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Member Spotlight: Dr. Amber Brooks on Health Equity and the Importance of Representation in Medicine

  

Amber Brooks, MD, is an anesthesiologist and researcher studying chronic pain in older minority populations. She’s also an educator and mentor. In this ASA Member Spotlight, she shares her insights on guarding against bias in patient care, the future of electronic health records post-COVID, and the importance of training an increasingly diverse next generation of physicians.



Racial and gender inequity in healthcare often fly under the radar for those who have not witnessed it directly. What do you most want people to know about health inequity in the U.S. and what’s at stake?

Racial and gender inequity are well documented. For those who have suffer at the hands of inequity, the consequences can be life-threatening. We all have biases (explicit and implicit) and must undergo the necessary training and recognition, so that our biases don’t negatively impact patient care. It is my opinion that we should employ the same level of precautions to guard against inequities and bias as we do other sentinel events like wrong-sided procedures, because the consequences can be equally life-threatening.

 

You’ve done significant research in the area of electronic health records and the benefits for vulnerable populations in particular. What did you study and what were your findings?

This research is ongoing. But we know that vulnerable populations including older adults and racial/ethnic minorities increasingly have access to the internet and mobile devices. This presents a unique opportunity, especially in light of COVID, to leverage technology to deliver non-medication pain treatments and educational information about non-medication treatment options.

 

You’ve taken on a wide range of roles at Wake Forest School of Medicine. What’s a week in the life of Dr. Brooks? Is there a highlight you look forward to particularly?

A week in the life of Dr. Brooks is very busy. I spend two days a week treating patients with a variety of chronic pain conditions. On Wednesdays, I shift gears, and pivot towards my medical education work which focuses on making sure that the first- and second-year curricula include learning materials that highlight the intersection of health inequalities, racial injustice, and social injustice. The latter half of the week is focused on my clinical research in older adults with chronic pain with a particular focus on minority populations. Suffice to say, I haven’t been bored in a very long time – and that is precisely the reason that I love being an academic anesthesiologist and pain medicine physician.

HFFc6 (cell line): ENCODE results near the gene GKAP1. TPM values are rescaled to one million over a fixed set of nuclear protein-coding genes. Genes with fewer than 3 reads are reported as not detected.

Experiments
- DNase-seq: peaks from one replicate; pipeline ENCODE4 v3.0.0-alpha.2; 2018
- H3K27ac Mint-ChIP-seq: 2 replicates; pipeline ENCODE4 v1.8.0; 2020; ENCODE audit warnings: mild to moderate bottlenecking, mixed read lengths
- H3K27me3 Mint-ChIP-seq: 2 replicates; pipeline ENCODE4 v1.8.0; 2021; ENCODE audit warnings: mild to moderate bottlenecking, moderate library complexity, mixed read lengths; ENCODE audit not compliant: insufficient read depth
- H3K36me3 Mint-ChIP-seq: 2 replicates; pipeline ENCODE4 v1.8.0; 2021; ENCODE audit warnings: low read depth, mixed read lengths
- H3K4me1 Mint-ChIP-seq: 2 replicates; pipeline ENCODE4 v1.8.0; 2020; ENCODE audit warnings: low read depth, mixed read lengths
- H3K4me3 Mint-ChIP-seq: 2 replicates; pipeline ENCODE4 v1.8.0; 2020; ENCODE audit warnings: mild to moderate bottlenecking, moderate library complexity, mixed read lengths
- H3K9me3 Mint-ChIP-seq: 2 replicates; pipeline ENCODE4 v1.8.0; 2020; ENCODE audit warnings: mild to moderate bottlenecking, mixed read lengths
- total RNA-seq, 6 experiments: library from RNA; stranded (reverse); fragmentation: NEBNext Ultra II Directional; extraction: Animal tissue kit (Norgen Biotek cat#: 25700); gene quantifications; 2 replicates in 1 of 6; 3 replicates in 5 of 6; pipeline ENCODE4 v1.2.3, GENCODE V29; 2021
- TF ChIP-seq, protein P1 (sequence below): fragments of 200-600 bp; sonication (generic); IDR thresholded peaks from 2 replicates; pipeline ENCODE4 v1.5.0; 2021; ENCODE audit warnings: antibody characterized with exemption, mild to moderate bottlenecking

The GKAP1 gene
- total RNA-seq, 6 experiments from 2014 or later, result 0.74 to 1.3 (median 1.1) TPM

Mentorship is a huge part of your personal and professional life. Can you share a specific mentorship experience or relationship that has had real impact on how you inspire the next generation of anesthesiologists?

Absolutely. One year I gave a lecture to first-year students about pain management and opioids. After the lecture I received a very heartfelt email from a student, saying:

“Your perspective on this topic and delivery of the content was so refreshing! I'm still exploring what I want to do, but I have a deep interest in addiction medicine. Additionally, since starting medical school here in July you are the first Black woman lecturer we have had in our pre-clinical learning (aside from some talks during orientation) – I kid you not, I almost cried when I opened the recording platform and saw that you were delivering the lecture. I'm a Black, first-generation medical student, and it was really awesome to finally be taught by someone like you. Thank you so much for what you do!” 

I have since gone on to develop a mentoring relationship with this young lady and I continue to inspire her to pursue a career in anesthesiology and pain medicine.

Representation in medicine matters. There is ample evidence that suggests that patient outcomes are improved when there is shared life experiences or concordant racial/ethnic backgrounds between patient and physician. I will continue to work tirelessly to mentor, cultivate, and inspire our next generation of underrepresented minority students to pursue careers in medicine because patients’ lives depend on it. Onward and Upward.



Amber K. Brooks, MD, is Associate Professor of Anesthesiology at Wake Forest School of Medicine in Winston-Salem, NC. She currently serves on ASA’s Committee on Professional Diversity and Educational Track Subcommittee on Pain Medicine.


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ASA Community Blog is published as a benefit for ASA members. The views expressed on this blog are those of the individual contributing writers only and do not necessarily represent the opinions of ASA.

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Comments

Apr 22, 2021 12:42 PM

Congratulations Amber on this wonderful profile!  I'm pleased to add that Dr. Brooks will be promoted shortly to Vice Chair for Diversity, Equity, and Inclusion and we are excited that she will be furthering her already impressive efforts in this regard.